Slum artists – acrobats, rappers, b-boys… It’s been a long time since my last post… I’ve been busy – in Rwanda and the slums.
I was going to write more, but I think these two videos say most of it. The day I first went to Dandora it took me an hour and a half to get to downtown Nairobi where I met my friend D’costa to go with him to Dandora, the slum where he lives. Dandora is another one of the many slums that ring Nairobi and the site of the largest garbage dump in East Africa. People tell me that Dandora is considered one of the most dangerous slums in the city, but now I’ve been told that Dandora is much safer than it used to be. The youths police the slum, and on one of the times I was there we came across a couple of police with ak-47s. I never felt threatened at all. It’s totally safe to visit Dandora if you go with people who live there. The same is true with the Mathare slums another nearby slums where I have friends. Mathare used to be dangerous, now it is totally safe for a foreigner to walk there during the day. Like anywhere in Nairobi, night would not be a good time to be there.
The mounds of trash around Dandora stretch for acres and acres. I had followed D’Costa’s small form through pressing crowds and billowing clouds of diesel until we came upon an unmarked bus stop on the rundown side of downtown Nairobi. Then the two of us squeezed into a seat in the back of a decrepit bus, and crept along a road to the Dandora slums where D’Costa shares a room with a friend from Mombasa. It wasn’t a bad little room. For $25 a month they had a decent window on the second floor, shared toilet and shower, shared sink for washing, no kitchen. But way better than the shanty rooms in the real downtrodden part of the slums. This was in a real building. D’Costa is a rapper and acrobat, and he knows many, many people in the slums. He introduced me to his friends and the two times I visited we walked all over the slum and met people and artists who live there. The acrobatic group that I met also do community projects like picking up trash, planting trees by the river, and keeping the slum safe. They are amazing guys.
I also spent some time in Mathare with two other friends, Fred and Ben, who are peace-makers – leaders in the community who help keep it safe and help make peace. Ben helps run a school in Mathare that is totally put together by the community. They use whatever rooms they can find in the slums and the teachers don’t get paid anything. They just want their kids to get an education. There is only one government school in Mathare – not nearly enough for the half million people who live there, so they took matters into their own hands. The school also hosts a couple youth groups that do dance and music.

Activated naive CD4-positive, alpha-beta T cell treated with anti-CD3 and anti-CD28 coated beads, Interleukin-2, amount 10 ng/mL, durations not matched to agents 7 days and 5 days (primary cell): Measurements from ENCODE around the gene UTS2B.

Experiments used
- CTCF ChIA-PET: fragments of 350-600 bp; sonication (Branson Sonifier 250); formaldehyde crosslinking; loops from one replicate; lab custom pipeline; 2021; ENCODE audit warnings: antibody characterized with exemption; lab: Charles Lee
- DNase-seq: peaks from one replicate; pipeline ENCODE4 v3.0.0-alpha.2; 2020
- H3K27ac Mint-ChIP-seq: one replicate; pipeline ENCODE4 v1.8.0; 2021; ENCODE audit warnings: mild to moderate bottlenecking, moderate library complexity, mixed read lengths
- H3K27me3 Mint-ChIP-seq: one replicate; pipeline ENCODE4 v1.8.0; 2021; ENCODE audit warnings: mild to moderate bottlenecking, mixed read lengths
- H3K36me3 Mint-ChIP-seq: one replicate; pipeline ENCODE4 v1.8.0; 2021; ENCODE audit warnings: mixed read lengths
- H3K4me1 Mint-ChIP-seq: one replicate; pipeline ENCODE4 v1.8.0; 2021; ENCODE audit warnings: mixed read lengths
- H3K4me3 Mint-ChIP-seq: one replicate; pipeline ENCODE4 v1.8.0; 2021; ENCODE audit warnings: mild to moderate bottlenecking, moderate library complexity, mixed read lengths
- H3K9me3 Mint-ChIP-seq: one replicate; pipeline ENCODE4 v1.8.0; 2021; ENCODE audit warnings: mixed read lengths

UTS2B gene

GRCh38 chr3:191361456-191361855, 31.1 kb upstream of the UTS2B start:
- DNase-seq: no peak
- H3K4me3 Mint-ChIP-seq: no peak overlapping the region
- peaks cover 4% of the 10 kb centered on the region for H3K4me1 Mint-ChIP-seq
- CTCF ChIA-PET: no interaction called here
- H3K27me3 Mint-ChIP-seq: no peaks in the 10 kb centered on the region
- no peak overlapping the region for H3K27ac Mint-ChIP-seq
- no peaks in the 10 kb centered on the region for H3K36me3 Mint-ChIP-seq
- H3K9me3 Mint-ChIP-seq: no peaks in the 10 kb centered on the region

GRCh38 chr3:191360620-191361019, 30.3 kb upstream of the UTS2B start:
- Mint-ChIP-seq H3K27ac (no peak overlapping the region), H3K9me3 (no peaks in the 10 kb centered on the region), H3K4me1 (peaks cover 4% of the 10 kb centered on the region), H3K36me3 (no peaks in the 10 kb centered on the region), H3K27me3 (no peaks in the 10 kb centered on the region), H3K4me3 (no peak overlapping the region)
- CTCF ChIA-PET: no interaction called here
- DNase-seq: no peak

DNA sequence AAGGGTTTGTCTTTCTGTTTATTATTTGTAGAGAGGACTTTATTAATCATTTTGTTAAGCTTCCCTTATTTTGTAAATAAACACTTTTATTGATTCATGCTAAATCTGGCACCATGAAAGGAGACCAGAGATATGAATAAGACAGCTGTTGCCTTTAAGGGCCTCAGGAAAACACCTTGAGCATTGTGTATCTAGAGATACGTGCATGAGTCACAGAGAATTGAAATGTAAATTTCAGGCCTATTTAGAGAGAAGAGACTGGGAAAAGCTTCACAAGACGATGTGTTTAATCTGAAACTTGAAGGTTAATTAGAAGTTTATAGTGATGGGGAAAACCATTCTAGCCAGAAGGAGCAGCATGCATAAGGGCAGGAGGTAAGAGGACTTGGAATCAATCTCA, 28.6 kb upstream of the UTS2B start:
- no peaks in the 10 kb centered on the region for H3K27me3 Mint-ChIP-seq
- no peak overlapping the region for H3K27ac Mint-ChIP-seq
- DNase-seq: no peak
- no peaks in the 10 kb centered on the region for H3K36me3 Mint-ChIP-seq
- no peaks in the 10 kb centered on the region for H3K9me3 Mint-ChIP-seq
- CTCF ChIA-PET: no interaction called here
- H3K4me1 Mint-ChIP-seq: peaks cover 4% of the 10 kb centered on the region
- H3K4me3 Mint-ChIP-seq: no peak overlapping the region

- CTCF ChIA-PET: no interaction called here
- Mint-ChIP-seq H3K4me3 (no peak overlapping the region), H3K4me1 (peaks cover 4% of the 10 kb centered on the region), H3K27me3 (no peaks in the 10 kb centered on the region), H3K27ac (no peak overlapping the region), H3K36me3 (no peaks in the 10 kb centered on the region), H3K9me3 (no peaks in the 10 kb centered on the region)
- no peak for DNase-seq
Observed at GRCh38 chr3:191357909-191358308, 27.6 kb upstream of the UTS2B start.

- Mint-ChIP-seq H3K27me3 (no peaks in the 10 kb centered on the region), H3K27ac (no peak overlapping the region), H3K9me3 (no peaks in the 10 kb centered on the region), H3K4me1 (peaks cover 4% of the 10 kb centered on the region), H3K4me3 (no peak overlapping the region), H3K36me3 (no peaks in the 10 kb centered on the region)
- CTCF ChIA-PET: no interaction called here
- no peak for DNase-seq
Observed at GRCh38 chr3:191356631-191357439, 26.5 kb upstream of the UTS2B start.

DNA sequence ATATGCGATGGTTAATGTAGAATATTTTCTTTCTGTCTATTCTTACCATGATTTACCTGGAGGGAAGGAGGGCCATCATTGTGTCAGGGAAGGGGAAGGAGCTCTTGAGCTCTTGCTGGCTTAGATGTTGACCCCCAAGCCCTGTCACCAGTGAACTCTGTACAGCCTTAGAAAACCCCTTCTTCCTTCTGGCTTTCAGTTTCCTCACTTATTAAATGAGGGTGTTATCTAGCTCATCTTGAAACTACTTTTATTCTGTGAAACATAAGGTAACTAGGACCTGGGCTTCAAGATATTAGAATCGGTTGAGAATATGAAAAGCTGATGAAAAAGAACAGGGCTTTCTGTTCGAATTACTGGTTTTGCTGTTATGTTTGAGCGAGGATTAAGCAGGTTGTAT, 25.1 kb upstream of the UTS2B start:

I am helping my friends from Dandora and Mathare start projects to bring tourists into the slums. These are incredibly vibrant places with amazingly talented people who are trying really hard to make a difference in their own lives. They are not looking for handouts. The acrobats practice every day starting at 6 am. My friends also took me around to see people who are making crafts in the slums, amazing little slum farms, and a waterfall on the Nairobi River that runs through both Mathare and Dandora. The waterfall is a waterfall of trash, because the slums are built on trash dumps.
These are incredible places and amazing people. I’m going to build websites for them, and try to get tourists going there. This could be one of the best things you do if you travel to East Africa. *And* you could help these people empower themselves at the same time. I made the video above from both the communities. Below is a video of my friend D’costa rapping at “the temple”.
I leave Kenya next week. Totally mixed feelings about that. A month ago I didn’t think I would ever come back to Kenya, but now I want to come back. It’s complicated, and I’ll write about it when I get back. But here’s something I txt-ed to a friend the other day when I was riding a matatu through town… “Somewhere amidst the swirling masses of people and the billowing clouds of diesel fumes I’ve finally found a sense of peace with it all. Like a column of sunlight angling down through the clouds at the very end of an overcast day.”
My next blog post will be about my trip to Rwanda last week – genocide survivors and participants and a trip to see the mountain gorillas.
You can always stay Nelson, the hardest thing to do is to go back, we are always working on that. Looking forward to your stories. The people have touched you and you them. There is nothing better than that.
Save journey Bwana,
Steve and Helen
What an incredible journey, Nelson. Kenya is now woven into your fabric. I have read all of your posts and am grateful to have learned about this part of the world through your eyes. Thank you for sharing so much with us.
Would love to meet you in Austin sometime,